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In an early scene in "Ad Astra," the new space epic starring Brad Pitt, the camera pans by a small snow globe with an Apollo astronaut inside.
"I always wanted to be an astronaut, for the future of mankind and all," Pitt, as Roy McBride, says, reflecting on his past. The snow globe, an apparent souvenir of McBride's childhood, also serves as one of several nods to real space exploration in the film, which director James Gray said was less sci-fi as "science-future-fact."
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"I sort of look at it as an alternate reality, a near future, as if the sixties' space programs that were so awesome, but that slowed down through the decades, would not have slowed down," explained Ethan Gross, who wrote the "Ad Astra" screenplay with Gray, "and so would have kept going, and the moon would have been continued to be visited and built up and we would have gone beyond, to Mars. And then, therefore, by probably 50 or a 100 years from now, maybe, then we'd have the world of 'Ad Astra.'"
Gray's own passion for space history and its aesthetic, informed by his watching space documentaries, helped shape the near future as presented in the film.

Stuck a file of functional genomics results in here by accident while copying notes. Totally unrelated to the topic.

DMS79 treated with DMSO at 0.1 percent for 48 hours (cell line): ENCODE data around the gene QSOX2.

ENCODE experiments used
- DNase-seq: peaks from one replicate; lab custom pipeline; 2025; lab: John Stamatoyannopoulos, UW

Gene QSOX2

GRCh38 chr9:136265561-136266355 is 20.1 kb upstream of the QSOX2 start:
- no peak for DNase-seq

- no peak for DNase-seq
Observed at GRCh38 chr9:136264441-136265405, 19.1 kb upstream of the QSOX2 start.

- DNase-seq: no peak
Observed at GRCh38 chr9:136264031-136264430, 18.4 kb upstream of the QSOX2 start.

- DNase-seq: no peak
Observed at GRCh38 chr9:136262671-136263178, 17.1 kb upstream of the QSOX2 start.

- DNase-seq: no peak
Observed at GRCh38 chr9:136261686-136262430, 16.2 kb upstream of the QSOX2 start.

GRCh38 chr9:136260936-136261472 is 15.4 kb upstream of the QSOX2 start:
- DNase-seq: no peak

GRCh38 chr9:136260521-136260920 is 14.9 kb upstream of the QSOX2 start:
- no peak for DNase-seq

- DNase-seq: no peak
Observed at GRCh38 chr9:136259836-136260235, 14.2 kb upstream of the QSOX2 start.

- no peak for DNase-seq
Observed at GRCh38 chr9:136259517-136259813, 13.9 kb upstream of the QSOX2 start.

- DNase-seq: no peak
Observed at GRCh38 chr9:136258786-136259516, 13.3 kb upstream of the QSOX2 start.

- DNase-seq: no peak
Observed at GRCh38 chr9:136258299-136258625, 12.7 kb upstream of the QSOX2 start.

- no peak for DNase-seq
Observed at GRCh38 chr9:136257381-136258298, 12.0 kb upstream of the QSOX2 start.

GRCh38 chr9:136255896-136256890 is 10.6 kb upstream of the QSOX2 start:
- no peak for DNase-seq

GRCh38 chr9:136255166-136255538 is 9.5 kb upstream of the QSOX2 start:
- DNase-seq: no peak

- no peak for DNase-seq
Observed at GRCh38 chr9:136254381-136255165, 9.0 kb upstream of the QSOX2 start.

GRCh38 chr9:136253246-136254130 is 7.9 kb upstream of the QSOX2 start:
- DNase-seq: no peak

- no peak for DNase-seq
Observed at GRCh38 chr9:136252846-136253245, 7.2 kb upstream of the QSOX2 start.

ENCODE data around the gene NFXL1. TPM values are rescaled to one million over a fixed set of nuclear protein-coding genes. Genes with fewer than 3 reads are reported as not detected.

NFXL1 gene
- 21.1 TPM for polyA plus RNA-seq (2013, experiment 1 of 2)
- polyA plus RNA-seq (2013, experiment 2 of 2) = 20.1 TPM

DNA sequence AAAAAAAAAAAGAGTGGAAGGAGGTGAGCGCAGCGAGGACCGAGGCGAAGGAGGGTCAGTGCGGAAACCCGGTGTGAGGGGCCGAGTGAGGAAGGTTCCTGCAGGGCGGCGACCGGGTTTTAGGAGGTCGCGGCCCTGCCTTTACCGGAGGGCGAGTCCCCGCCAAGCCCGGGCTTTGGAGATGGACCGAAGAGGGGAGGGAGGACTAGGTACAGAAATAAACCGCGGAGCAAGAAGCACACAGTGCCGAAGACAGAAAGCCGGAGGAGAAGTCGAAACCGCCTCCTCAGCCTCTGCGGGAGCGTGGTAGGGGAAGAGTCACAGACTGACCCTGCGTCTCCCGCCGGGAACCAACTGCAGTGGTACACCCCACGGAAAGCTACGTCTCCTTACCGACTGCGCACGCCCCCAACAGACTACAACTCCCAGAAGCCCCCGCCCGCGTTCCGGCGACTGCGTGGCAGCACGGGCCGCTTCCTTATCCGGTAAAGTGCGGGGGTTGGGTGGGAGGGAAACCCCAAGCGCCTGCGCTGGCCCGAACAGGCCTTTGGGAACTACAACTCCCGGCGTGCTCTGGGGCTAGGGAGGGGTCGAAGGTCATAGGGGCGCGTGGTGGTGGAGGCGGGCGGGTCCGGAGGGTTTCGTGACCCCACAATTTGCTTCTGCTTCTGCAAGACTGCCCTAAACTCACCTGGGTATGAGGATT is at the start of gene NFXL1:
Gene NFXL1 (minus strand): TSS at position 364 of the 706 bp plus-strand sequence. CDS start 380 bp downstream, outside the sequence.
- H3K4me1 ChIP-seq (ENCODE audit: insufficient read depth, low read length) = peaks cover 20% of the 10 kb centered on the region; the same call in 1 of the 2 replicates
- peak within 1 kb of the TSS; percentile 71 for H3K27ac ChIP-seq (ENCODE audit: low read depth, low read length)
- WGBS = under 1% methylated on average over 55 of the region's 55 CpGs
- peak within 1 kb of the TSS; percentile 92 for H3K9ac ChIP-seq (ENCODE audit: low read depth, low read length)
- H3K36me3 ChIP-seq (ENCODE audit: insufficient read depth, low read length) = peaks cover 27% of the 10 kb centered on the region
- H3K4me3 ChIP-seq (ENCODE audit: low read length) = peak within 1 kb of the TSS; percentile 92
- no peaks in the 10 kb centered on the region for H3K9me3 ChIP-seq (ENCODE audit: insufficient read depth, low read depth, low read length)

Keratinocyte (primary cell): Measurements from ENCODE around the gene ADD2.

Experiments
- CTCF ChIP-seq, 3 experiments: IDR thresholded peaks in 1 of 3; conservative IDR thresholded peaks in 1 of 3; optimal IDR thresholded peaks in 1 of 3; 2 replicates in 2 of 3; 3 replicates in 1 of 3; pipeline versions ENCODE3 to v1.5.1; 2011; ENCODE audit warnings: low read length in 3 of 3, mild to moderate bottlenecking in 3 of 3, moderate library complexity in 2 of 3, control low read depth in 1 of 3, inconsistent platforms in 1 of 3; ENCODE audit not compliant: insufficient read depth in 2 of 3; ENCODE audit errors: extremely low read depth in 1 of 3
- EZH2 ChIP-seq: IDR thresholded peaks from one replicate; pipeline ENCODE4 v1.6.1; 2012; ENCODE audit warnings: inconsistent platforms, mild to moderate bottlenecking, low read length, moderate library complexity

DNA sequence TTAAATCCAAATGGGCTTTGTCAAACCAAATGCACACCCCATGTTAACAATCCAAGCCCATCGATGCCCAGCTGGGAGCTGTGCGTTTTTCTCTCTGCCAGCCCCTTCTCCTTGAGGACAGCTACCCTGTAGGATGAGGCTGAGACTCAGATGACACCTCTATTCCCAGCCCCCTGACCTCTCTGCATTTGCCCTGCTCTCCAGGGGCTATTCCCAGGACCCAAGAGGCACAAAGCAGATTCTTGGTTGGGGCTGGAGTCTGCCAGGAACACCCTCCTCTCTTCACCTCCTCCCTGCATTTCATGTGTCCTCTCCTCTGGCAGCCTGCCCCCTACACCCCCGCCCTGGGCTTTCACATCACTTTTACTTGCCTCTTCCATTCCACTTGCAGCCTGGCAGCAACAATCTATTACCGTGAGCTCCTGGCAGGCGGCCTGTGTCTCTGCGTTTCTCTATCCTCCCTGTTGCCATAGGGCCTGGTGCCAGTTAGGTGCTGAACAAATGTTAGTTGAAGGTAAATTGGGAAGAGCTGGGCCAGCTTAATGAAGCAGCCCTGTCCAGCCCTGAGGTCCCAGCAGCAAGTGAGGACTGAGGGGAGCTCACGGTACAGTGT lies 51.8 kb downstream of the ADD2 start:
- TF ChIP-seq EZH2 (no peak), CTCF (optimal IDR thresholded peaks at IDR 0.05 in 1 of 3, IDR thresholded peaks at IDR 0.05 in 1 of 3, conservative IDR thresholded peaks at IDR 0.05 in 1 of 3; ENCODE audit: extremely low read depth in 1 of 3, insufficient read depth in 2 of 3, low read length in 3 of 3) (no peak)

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"We really looked to that kind of look for the technology and for the science fiction of it, even though it's a future movie," Gross told collectSPACE.com in an interview.
The film never reveals a direct timeline between the past that inspired it and the events that Pitt's McBride experiences, but "Ad Astra" includes several references to real space history.
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Spoiler warning: While the following avoids revealing any of the major plot points of "Ad Astra," it does include some minor details.
The SpaceCom emblem worn in "Ad Astra" bears more than a passing resemblance to the real U.S. Space Command seal.
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Roy McBride may have...
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